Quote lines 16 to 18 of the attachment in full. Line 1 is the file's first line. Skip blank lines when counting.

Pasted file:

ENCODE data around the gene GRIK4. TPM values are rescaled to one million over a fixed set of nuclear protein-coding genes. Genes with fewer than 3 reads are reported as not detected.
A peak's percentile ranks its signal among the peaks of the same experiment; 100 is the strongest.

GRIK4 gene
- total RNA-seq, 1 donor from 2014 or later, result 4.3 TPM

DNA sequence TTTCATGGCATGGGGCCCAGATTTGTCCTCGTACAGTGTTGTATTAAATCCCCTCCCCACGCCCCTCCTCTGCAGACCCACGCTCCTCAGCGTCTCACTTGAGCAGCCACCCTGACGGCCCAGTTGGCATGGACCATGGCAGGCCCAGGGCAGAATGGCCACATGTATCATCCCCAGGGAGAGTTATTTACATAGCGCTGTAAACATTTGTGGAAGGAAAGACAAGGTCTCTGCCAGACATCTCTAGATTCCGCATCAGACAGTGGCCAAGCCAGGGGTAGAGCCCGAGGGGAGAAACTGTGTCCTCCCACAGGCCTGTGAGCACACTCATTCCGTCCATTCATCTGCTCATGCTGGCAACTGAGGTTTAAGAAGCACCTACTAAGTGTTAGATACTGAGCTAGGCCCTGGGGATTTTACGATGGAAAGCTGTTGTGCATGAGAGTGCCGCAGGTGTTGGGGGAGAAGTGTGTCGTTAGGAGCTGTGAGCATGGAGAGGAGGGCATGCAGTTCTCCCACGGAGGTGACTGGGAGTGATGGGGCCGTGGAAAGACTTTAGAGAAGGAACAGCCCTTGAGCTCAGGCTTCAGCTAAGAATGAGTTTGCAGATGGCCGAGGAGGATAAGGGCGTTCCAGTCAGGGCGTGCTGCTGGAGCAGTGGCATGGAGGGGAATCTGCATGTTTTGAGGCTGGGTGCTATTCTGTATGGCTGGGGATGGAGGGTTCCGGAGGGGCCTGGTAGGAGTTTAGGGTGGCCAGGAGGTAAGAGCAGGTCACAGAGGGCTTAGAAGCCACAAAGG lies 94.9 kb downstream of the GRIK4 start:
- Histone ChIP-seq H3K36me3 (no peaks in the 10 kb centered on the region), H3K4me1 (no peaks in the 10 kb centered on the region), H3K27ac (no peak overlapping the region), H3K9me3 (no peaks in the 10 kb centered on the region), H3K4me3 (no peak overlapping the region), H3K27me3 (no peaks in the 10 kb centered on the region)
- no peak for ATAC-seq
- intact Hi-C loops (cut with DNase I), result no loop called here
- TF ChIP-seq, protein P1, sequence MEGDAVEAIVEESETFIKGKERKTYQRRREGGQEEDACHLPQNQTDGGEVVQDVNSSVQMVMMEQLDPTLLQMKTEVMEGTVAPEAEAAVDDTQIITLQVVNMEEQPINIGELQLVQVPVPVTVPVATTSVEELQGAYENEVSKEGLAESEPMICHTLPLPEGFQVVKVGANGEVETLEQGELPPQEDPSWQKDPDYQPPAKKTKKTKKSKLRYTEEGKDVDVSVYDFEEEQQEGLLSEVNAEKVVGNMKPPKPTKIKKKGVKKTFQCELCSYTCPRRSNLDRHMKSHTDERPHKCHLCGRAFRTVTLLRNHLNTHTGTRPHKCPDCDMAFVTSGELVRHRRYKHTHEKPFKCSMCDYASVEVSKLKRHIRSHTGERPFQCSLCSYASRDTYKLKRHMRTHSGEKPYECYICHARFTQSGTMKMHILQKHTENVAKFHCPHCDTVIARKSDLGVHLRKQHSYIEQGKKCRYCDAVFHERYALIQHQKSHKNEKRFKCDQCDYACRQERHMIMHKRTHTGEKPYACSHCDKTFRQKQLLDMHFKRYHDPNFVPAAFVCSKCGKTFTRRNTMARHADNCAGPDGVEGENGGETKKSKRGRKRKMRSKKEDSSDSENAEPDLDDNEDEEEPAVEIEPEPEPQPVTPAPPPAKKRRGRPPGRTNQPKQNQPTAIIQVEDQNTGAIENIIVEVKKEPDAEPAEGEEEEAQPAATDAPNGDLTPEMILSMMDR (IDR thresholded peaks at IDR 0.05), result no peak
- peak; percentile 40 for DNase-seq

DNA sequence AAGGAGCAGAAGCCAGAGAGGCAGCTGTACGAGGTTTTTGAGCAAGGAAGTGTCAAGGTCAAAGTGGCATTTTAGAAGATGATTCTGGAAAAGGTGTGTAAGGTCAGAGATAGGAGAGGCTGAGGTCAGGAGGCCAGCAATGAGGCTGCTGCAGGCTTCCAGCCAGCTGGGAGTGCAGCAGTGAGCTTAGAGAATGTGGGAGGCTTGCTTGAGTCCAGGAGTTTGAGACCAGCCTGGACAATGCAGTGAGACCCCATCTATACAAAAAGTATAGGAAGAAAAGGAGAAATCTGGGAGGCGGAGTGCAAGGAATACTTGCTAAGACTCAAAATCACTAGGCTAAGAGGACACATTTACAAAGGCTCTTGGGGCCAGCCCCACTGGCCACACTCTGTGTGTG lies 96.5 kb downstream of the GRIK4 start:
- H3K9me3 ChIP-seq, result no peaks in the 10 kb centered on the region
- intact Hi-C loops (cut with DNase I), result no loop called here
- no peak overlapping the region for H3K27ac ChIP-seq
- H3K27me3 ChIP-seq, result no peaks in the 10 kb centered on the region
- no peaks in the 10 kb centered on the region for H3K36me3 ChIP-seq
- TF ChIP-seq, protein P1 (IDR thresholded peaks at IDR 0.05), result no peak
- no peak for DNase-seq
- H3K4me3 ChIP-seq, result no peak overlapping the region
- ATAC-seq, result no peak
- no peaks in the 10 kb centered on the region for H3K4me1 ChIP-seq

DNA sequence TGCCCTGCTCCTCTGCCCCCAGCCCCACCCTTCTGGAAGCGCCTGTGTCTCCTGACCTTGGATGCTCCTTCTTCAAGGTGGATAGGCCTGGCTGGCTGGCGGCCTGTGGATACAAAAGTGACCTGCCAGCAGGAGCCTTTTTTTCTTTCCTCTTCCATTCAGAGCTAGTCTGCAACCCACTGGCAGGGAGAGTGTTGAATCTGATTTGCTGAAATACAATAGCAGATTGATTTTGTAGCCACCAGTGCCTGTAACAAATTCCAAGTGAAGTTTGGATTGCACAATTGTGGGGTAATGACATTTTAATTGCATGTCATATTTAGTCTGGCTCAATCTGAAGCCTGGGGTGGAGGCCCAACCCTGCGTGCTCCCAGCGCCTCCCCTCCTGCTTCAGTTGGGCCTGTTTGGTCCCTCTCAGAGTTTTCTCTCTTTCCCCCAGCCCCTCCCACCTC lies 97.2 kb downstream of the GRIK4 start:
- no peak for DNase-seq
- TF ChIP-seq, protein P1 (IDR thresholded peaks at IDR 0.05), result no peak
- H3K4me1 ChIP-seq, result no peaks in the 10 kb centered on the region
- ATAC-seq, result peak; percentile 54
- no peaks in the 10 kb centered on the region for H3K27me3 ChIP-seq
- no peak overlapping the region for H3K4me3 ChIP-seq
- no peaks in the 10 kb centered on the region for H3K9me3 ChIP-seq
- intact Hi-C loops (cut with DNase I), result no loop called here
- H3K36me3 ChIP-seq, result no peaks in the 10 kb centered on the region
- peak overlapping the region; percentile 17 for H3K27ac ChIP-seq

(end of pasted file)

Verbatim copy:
- no peaks in the 10 kb centered on the region for H3K36me3 ChIP-seq
- TF ChIP-seq, protein P1 (IDR thresholded peaks at IDR 0.05), result no peak
- no peak for DNase-seq